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What are the symptons of tendenitis?

Posted by Edna I on 9/02/02 at 11:07 (094217)

What are the symptoms of tendenitis?

Re: What are the symptons of tendenitis?

F.H. on 9/03/02 at 08:51 (094332)

Tendonitis

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Tendonitis is an inflammation of the strong, white fibrous tissues that connect muscles to bones. This tissue is called a tendon. Tendonitis can be associated with a calcium deposit, which can cause inflammation. It is one of the common causes of acute pain in the shoulder and can occur after an injury, or as a result of one movement repeated over and over. In rare cases, it may also result from a disease.

Other causes of tendonitis include:

poorly-fitted shoes that rub against foot tendons,
bone spurs in the feet or elsewhere that irritate tendons,
obesity, which puts abnormal pressure on the legs and feet,
repeated overuse of the wrist, which can inflame the tendons,
overuse of the tendons in the shoulder, sometimes seen in swimmers
or in the serving arm of a tennis player, and
overuse of arm muscles, which can cause inflammation of tendons in the elbow, commonly called tennis elbow.
Tendonitis usually causes one or more of the following symptoms:
a sharp or achy pain,
tenderness and swelling,
restricted movement in the area surrounding the injury, or
weakness in the arm or leg due to pain.
With Achilles tendonitis, if the tendon becomes more painful with greater activity like running or playing sports there is a chance the tendon could rupture.
The following home care tips are recommended immediately after an injury occurs, or at the first sign of pain:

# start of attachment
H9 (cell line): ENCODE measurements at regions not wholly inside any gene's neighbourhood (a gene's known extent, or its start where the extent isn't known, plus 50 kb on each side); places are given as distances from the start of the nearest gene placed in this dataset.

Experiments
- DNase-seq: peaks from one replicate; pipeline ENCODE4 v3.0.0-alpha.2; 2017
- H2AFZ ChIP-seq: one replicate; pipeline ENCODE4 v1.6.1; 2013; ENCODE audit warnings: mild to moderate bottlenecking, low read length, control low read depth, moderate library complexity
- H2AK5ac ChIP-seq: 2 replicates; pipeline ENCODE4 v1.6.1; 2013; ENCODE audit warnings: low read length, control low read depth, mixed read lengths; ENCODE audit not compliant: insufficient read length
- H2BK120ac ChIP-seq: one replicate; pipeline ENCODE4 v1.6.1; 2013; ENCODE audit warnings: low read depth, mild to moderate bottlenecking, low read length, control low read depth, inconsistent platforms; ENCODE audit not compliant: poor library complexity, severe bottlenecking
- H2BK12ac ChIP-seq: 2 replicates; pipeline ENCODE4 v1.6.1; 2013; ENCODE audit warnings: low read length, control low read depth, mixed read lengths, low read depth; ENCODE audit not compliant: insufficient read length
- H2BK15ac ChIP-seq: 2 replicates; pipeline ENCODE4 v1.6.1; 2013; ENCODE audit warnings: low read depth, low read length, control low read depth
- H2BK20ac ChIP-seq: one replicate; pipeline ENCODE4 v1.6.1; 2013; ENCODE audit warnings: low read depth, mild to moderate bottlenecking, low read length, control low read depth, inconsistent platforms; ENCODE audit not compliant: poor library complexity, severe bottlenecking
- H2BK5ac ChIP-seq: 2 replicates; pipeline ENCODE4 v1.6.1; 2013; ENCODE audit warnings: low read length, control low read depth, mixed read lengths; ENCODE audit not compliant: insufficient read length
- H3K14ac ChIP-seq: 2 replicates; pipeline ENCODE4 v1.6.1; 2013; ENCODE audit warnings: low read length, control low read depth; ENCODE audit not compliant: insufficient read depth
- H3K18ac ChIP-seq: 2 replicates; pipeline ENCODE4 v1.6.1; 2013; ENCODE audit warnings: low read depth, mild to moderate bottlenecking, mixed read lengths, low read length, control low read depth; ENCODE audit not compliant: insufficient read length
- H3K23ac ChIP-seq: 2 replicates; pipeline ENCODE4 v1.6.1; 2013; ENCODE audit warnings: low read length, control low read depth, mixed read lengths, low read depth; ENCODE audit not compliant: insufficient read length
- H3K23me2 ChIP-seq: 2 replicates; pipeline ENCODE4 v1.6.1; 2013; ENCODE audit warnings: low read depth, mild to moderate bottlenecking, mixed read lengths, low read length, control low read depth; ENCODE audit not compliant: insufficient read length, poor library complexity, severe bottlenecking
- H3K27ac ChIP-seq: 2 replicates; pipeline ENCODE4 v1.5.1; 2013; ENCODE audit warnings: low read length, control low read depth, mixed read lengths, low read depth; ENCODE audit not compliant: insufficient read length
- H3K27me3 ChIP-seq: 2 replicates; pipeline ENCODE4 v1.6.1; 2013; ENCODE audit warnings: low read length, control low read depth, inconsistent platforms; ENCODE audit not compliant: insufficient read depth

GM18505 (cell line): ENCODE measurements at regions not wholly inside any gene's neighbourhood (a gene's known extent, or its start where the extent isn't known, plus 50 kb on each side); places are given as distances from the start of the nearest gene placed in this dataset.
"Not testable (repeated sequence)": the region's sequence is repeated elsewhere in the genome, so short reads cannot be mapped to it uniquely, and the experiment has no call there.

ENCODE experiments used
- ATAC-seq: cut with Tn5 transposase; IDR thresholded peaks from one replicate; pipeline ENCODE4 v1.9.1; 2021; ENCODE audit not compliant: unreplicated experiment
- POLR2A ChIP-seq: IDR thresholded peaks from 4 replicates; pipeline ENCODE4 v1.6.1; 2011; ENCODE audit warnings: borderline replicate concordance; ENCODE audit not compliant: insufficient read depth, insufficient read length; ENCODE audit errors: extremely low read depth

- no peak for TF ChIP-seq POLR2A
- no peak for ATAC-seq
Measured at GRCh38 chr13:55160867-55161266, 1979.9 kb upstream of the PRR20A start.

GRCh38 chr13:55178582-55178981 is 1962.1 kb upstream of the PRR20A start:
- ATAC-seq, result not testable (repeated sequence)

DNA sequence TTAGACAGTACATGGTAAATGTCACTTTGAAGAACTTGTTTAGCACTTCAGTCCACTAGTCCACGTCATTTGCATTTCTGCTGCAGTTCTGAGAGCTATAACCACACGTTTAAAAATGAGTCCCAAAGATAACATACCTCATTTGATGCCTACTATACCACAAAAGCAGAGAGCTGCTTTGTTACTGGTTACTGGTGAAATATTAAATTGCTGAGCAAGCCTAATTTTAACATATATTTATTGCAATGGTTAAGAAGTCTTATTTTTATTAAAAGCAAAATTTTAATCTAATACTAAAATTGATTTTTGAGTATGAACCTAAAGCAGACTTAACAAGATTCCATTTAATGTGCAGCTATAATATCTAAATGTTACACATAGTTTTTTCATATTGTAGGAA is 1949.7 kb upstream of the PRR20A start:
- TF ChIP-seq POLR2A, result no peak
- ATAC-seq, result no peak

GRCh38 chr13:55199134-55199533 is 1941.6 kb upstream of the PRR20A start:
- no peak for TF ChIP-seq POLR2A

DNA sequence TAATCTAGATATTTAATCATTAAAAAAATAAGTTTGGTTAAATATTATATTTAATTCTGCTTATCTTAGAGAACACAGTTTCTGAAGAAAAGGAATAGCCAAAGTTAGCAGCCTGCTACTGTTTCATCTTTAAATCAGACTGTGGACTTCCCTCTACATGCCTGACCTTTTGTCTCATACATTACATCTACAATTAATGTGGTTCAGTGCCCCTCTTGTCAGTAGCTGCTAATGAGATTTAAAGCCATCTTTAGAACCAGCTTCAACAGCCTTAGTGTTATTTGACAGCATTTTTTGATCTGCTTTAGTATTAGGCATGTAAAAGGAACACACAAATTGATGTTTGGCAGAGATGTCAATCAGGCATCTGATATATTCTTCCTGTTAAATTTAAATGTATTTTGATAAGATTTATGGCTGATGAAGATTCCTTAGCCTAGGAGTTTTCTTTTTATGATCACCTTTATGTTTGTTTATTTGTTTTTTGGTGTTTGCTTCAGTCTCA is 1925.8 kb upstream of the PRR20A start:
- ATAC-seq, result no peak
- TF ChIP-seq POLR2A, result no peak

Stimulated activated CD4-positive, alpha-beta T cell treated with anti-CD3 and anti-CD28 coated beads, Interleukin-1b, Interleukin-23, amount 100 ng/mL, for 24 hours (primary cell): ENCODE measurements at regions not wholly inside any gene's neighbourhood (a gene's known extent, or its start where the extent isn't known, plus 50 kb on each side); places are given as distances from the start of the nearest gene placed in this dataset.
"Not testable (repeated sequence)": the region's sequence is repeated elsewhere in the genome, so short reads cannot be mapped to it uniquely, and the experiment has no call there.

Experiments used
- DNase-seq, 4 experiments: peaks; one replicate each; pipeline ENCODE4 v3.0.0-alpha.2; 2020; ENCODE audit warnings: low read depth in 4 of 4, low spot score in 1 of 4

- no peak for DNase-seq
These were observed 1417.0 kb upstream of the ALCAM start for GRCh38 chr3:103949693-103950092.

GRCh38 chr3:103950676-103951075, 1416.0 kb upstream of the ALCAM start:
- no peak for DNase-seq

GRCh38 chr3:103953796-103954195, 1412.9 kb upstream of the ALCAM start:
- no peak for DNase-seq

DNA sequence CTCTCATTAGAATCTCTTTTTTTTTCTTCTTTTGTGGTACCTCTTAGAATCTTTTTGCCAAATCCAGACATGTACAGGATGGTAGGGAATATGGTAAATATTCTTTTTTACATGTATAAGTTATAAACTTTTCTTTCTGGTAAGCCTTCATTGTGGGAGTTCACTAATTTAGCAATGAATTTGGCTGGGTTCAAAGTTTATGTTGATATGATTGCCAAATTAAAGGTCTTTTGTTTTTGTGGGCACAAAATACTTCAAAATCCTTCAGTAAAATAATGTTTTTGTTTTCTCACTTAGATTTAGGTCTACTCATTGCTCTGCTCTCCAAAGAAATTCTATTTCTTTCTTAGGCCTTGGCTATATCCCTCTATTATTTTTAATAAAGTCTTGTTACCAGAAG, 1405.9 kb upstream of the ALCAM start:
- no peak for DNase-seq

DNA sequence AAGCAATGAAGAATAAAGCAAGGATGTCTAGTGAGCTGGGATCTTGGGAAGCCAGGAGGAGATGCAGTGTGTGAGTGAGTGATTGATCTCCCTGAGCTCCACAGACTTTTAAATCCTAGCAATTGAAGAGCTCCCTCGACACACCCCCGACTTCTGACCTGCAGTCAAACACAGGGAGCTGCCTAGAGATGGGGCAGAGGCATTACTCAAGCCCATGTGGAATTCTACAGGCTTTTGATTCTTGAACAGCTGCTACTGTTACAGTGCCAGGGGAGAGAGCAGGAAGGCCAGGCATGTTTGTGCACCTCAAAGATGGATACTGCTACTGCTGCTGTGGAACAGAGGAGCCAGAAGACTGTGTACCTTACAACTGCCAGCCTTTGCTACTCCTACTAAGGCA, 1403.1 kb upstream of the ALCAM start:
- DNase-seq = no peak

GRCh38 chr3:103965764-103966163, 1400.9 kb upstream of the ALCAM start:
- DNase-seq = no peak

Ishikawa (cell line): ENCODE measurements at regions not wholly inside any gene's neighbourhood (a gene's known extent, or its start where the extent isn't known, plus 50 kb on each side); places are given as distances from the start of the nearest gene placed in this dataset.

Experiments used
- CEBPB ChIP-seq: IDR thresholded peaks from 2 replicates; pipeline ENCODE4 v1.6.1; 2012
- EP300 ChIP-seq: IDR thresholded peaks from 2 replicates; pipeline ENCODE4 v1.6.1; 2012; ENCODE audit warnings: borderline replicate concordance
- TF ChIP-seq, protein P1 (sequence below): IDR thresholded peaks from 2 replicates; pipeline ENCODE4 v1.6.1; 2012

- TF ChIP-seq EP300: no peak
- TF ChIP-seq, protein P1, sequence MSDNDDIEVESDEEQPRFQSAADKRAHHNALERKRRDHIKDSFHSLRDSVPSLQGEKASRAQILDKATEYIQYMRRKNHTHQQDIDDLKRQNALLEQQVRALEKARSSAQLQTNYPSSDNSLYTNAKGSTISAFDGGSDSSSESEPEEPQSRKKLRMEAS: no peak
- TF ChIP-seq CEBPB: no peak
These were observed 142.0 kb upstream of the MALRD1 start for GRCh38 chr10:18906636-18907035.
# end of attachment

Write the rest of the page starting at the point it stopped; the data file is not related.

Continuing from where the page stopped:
strict rest of the affected area,
application of ice to reduce swelling for the first 24 to 48 hours,
after 48 hours, try applying of moist heat for deep muscle relaxation, and
try an over-the-counter, anti-inflammatory pain reliever like aspirin or ibuprofen, such as Advil or Motrin. It is best to take these medications with milk, food, or antacids to protect the stomach. Children and teenagers should not take aspirin as aspirin use in these age groups has been linked to a rare but serious brain and liver disorder called Reye's syndrome.
If you are allergic to aspirin or your stomach cannot tolerate ibuprofin, the aspirin substitute tylenol can be of some benefit, although it is less effective for this situation.
Pregnant women should consult their physician prior to taking any over-the-counter medication. Other people, including those with medical conditions are advised to read product labels carefully and consult a pharmacist if they have questions about use.

If not taken care of, tendonitis can weaken tendons, making them more susceptible to a tear.

Acute tendonitis often subsides within 10 to 14 days. If the pain continues after home care for 14 days, or worsens, a doctor should be consulted.

After a doctor's evaluation, the following treatment may be suggested:

physical therapy,
weight loss,
shoe inserts,
anti-inflammatory drugs,
ultrasound treatment to reduce pain an swelling,
an injection of medication to decrease inflammation near the injury, or
in extreme cases, surgery to repair the tendon.
To prevent overuse injuries that lead to tendonitis, try these guidelines during exercise or other activities:
gradually build up the intensity and frequency of exercise,
warm up and cool down before and after exercise,
choose shoes that fit properly,
if you sit at a desk for many hours, make sure you change your